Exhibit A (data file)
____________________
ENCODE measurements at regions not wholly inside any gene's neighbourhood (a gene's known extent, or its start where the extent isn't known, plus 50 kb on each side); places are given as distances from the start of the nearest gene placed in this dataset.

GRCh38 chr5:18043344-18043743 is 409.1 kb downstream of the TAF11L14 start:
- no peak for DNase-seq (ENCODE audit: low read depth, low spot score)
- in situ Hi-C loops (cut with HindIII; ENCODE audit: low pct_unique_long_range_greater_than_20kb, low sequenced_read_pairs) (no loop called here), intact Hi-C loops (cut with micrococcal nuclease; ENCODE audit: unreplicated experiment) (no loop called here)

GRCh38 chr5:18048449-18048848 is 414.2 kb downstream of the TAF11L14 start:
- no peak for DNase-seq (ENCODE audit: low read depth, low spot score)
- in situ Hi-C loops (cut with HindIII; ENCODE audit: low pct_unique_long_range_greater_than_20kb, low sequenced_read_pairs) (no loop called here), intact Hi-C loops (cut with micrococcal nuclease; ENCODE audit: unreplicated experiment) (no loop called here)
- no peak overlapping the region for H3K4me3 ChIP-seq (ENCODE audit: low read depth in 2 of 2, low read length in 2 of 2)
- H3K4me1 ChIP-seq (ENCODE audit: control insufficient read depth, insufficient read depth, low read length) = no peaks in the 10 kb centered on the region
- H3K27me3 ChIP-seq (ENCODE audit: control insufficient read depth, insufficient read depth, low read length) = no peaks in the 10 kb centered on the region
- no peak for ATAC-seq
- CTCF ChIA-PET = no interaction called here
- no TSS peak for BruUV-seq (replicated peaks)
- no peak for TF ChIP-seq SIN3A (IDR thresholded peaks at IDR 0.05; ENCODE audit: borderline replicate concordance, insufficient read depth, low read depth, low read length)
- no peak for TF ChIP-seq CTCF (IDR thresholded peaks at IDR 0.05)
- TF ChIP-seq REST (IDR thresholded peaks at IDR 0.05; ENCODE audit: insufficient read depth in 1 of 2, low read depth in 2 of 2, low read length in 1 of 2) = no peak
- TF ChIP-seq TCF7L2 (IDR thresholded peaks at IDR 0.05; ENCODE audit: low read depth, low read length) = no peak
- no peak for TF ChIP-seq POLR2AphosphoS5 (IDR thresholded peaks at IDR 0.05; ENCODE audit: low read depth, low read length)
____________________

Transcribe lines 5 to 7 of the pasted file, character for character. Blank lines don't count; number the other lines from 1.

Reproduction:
GRCh38 chr5:18048449-18048848 is 414.2 kb downstream of the TAF11L14 start:
- no peak for DNase-seq (ENCODE audit: low read depth, low spot score)
- in situ Hi-C loops (cut with HindIII; ENCODE audit: low pct_unique_long_range_greater_than_20kb, low sequenced_read_pairs) (no loop called here), intact Hi-C loops (cut with micrococcal nuclease; ENCODE audit: unreplicated experiment) (no loop called here)